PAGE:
The Promise and Policy Challenges of Fintech
July 20, 2020
Fintech-based financing has been thriving in Japan, filling a gap in the COVID-19 cash crunch. Financial innovation expert Ryoji Kashiwagi discusses the broad impact digital banking is likely to have henceforth and the regulatory challenges to be overcome. The text is based on the Q&A segment of the Brown Bag Lunch seminar, hosted by the Foundation, on June 22, 2020. The interviewer is policy adviser Masao Nishikawa.
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——Fintech has emerged as an important tool in providing financial services following the outbreak of COVID-19. But its impact on businesses, industry, and people’s work styles well exceeds its usefulness during a pandemic. What role do you see for it going forward?
RYOJI KASHIWAGI I think it’s going to have a profound impact. First, it will diversify financing options. On a personal level, people will be able to turn to funding sources beyond consumer finance. Businesses can take advantage of services like crowdfunding, transactional lending, and factoring. They’re small, short-term financing, but they’re efficient and can broaden credit options so that small businesses and sole proprietorships can put their ideas into practice.
Another way fintech will change our lives is exemplified by Uber, where the simple addition of a financial service can generate a new business model. This can be applied to subscription services as well, which are commonly offered through credit card transfers. By adding a financial function to one’s business portfolio, companies can operate more strategically, such as by introducing dynamic pricing or offering usage-based services.
The third, and possibly biggest, impact will be the creation of a market for digital data on payments and deposits/withdrawals, which had been held privately by the financial sector until now. There are security and privacy issues to consider, of course, but the availability of information on financial assets will have a huge impact.
——What are some of the policy challenges in expanding the fintech business? Can you share your thoughts on the major hurdles and how they may be overcome?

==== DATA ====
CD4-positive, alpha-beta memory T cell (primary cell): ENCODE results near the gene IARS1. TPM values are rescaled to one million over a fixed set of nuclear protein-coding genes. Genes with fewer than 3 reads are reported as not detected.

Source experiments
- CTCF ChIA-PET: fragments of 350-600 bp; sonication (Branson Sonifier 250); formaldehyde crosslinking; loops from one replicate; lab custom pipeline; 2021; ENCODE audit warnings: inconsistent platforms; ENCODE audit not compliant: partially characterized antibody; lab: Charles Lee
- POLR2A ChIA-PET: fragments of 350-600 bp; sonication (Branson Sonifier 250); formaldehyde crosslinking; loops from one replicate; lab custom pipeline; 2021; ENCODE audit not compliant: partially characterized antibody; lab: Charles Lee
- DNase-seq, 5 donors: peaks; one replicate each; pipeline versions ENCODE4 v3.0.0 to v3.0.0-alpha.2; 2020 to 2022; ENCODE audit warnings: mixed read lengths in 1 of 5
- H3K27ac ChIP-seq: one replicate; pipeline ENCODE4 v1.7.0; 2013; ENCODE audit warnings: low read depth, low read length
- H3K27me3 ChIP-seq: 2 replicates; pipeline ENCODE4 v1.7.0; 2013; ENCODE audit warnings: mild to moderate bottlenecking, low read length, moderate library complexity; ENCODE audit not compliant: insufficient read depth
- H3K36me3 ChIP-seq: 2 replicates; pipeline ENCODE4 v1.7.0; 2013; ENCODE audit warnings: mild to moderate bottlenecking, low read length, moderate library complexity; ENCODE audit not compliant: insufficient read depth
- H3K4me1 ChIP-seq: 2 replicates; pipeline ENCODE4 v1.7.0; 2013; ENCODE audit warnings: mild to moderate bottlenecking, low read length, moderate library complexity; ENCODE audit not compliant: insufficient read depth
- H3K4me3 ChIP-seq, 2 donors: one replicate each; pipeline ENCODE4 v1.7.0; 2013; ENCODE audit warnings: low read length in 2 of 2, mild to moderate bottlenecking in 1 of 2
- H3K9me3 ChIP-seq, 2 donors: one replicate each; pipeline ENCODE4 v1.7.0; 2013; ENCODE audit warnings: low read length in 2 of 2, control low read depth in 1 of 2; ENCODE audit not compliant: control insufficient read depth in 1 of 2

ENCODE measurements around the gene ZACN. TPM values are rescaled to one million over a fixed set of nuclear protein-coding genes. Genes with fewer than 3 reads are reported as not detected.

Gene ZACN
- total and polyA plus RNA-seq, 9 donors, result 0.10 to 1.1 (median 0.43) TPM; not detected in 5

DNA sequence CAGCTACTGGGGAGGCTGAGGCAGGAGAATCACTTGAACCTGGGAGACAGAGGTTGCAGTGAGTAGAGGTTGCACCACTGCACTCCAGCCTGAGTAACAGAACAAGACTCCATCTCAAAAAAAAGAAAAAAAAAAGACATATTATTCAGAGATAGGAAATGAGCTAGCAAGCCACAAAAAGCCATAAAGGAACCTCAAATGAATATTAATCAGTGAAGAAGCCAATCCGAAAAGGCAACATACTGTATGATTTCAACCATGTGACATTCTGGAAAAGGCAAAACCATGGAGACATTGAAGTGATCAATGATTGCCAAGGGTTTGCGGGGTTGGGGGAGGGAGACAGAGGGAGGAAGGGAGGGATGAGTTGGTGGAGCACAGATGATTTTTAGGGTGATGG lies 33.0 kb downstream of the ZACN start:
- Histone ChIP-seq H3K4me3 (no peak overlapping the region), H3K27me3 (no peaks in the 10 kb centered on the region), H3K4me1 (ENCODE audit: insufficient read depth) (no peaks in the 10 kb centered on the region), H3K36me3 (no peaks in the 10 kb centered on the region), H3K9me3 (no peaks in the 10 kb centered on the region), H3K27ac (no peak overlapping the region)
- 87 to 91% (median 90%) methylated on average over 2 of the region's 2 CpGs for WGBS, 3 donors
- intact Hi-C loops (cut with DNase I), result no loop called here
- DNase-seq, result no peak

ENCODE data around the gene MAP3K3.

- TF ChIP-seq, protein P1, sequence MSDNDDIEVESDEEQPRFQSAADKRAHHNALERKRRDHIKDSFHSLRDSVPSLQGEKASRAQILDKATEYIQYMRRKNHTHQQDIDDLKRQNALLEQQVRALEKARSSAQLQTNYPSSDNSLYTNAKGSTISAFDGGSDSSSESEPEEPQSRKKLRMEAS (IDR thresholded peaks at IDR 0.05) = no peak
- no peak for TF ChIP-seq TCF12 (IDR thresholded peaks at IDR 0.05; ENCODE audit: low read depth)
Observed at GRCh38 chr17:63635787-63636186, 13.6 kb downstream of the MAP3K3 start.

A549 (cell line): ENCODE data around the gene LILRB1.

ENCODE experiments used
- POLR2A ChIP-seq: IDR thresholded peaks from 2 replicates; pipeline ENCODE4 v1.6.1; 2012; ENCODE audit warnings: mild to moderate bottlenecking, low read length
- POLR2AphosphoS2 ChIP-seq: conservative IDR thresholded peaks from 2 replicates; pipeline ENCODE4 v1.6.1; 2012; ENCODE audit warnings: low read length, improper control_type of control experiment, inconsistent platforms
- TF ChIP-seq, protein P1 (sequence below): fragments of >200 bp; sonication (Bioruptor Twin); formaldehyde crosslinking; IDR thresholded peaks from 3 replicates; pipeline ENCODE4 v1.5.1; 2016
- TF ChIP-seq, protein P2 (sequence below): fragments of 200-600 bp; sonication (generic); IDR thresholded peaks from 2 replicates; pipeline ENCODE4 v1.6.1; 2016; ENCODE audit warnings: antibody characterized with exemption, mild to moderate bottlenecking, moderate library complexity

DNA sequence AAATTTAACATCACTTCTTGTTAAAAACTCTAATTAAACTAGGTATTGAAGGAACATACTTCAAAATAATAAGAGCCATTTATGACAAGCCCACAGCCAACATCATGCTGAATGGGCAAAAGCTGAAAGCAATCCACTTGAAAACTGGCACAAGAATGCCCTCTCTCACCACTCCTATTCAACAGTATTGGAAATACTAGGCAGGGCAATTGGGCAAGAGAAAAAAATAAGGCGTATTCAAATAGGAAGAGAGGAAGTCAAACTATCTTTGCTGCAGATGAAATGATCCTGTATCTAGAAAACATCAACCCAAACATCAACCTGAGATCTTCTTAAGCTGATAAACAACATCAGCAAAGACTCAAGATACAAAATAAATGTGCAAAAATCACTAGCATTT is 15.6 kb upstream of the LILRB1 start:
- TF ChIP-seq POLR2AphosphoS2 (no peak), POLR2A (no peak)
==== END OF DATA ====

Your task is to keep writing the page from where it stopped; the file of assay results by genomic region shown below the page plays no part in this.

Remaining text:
KASHIWAGI I believe that Japan’s Financial Services Agency has moved swiftly since around 2016, even by global standards. But venture investments have been slow, compared to, say, China. Finance is an industry that handles money. Businesses that require a certain volume of capital won’t succeed in the absence of a mechanism to ensure a flow of funds.
One big bottleneck is that banking laws are too restrictive. One good illustration of this is that an online retailer like Rakuten can start a bank, but a bank can’t launch an online shopping site. The laws have been eased somewhat, but you have to give major banks, which are in a position to move large chunks of capital, more leeway to invest in new technologies and platforms.
Mizuho, for example, established subsidiaries to provide venture capital and pursue open innovation strategies with business partners. They’re conducting pilot tests and launching new initiatives. But why does Mizuho have to set up affiliates to do these things?
A bill is currently before the Diet to amend the Payment Services Act. An earlier revision enabled nonbanks to provide settlement services, but this time, the one-million-yen limit imposed on nonbanks will be eased, allowing them to settle higher amounts depending on three levels of risk. Meeting the highest risk level criteria would allow non-banks to settle without a cap. Other steps to deregulate or revise financial rules are being advanced by the Financial Services Agency in keeping with market needs and risks. But banks, for some reason, remain tightly regulated. Rather than being the beneficiaries of a freer market, they are often asked to adopt additional measures, such as accommodating open APIs to allow third-party developers to build applications and services. I believe banking rules are too restrictive.
——The European online payment processor Wirecard became insolvent following a financial scandal. There are fears that financial supervision can’t keep up with the pace of technological innovation. How should the financial sector be audited and supervised to ensure healthy development?
KASHIWAGI I think the Financial Services Agency did a good job of fairly quickly developing legislation and consolidating a supervisory structure for virtual currency transactions. There are always going to be grey areas, so measures to deal with them will be important.
It should be noted that the FSA has been taking a proactive approach to such grey areas. It set up a fintech support desk so companies can ask how their ideas for a new business would be interpreted by existing laws and regulations, including whether they might be in violation of them, and receive prompt responses.
Startups can also take advantage of regulatory sandboxes to conduct live, supervised experiments in a controlled environment, allowing them to ascertain user needs and potential responses before launching a new business. In that sense, it would be hard to imagine an unknown Japanese company slipping through the FSA’s regulatory net to offer questionable services. That said, regulatory vigilance would be more difficult if a foreign company offering a highly popular service were to suddenly launch operations in Japan.
I believe that the regulatory framework for virtual currencies and crypto assets in Japan is among the world’s best—it can probably serve as a model for other countries. The laws governing the banking industry and other businesses, though, seem somewhat outdated, hindering their efforts to deal with new market developments. Many of the legislative revisions in recent years have been aimed at encouraging new market entrants, but I think we need to think about improving the asymmetric regulations for existing players as well.